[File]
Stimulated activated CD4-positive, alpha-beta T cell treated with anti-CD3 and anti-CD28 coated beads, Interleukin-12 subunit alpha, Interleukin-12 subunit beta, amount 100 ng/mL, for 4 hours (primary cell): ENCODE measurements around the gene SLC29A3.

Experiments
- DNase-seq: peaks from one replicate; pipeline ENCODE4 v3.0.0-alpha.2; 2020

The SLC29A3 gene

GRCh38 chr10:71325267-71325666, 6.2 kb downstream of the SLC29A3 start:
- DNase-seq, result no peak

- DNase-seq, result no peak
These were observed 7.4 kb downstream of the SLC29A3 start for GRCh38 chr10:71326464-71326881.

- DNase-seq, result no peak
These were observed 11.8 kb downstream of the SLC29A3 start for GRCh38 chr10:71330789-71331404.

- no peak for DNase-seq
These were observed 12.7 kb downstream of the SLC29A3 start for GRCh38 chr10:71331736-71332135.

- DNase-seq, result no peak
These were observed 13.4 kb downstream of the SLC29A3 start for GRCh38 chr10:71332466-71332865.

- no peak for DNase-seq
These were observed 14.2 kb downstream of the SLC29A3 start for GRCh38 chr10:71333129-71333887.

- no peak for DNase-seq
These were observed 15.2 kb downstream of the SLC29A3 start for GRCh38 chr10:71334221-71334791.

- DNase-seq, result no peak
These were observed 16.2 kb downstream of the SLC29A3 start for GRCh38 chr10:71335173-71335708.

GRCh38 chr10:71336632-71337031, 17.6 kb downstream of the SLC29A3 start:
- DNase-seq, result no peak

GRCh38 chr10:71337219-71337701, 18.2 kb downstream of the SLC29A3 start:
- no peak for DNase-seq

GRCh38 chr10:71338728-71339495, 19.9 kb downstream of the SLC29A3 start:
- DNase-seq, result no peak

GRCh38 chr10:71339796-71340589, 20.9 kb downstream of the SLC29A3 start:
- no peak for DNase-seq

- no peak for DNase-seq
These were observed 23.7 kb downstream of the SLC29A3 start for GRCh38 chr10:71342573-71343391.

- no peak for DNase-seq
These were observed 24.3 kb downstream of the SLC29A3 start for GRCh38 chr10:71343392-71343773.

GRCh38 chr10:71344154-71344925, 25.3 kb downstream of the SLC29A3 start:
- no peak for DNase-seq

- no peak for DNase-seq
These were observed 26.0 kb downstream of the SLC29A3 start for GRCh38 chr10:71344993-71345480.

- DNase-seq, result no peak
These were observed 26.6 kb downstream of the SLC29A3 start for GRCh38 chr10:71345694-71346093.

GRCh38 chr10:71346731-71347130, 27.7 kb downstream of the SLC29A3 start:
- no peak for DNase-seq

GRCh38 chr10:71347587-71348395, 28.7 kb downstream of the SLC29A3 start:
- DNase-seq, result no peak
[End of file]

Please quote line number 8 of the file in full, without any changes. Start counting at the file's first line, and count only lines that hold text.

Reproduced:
These were observed 7.4 kb downstream of the SLC29A3 start for GRCh38 chr10:71326464-71326881.